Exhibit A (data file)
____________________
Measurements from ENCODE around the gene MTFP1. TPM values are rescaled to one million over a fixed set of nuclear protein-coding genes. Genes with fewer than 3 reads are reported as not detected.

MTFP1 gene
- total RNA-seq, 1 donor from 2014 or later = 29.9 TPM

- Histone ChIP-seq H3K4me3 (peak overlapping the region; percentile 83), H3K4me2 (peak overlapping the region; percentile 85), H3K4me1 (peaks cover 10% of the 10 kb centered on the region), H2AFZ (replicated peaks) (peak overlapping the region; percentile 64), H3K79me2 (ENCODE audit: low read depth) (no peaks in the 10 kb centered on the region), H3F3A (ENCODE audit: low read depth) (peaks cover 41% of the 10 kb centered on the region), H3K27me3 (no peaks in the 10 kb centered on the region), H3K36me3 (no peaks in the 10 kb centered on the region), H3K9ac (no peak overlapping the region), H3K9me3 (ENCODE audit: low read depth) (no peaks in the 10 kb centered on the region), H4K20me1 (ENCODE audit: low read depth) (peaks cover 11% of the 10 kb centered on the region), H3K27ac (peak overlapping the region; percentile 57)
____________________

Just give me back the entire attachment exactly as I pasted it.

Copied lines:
Measurements from ENCODE around the gene MTFP1. TPM values are rescaled to one million over a fixed set of nuclear protein-coding genes. Genes with fewer than 3 reads are reported as not detected.

MTFP1 gene
- total RNA-seq, 1 donor from 2014 or later = 29.9 TPM

- Histone ChIP-seq H3K4me3 (peak overlapping the region; percentile 83), H3K4me2 (peak overlapping the region; percentile 85), H3K4me1 (peaks cover 10% of the 10 kb centered on the region), H2AFZ (replicated peaks) (peak overlapping the region; percentile 64), H3K79me2 (ENCODE audit: low read depth) (no peaks in the 10 kb centered on the region), H3F3A (ENCODE audit: low read depth) (peaks cover 41% of the 10 kb centered on the region), H3K27me3 (no peaks in the 10 kb centered on the region), H3K36me3 (no peaks in the 10 kb centered on the region), H3K9ac (no peak overlapping the region), H3K9me3 (ENCODE audit: low read depth) (no peaks in the 10 kb centered on the region), H4K20me1 (ENCODE audit: low read depth) (peaks cover 11% of the 10 kb centered on the region), H3K27ac (peak overlapping the region; percentile 57)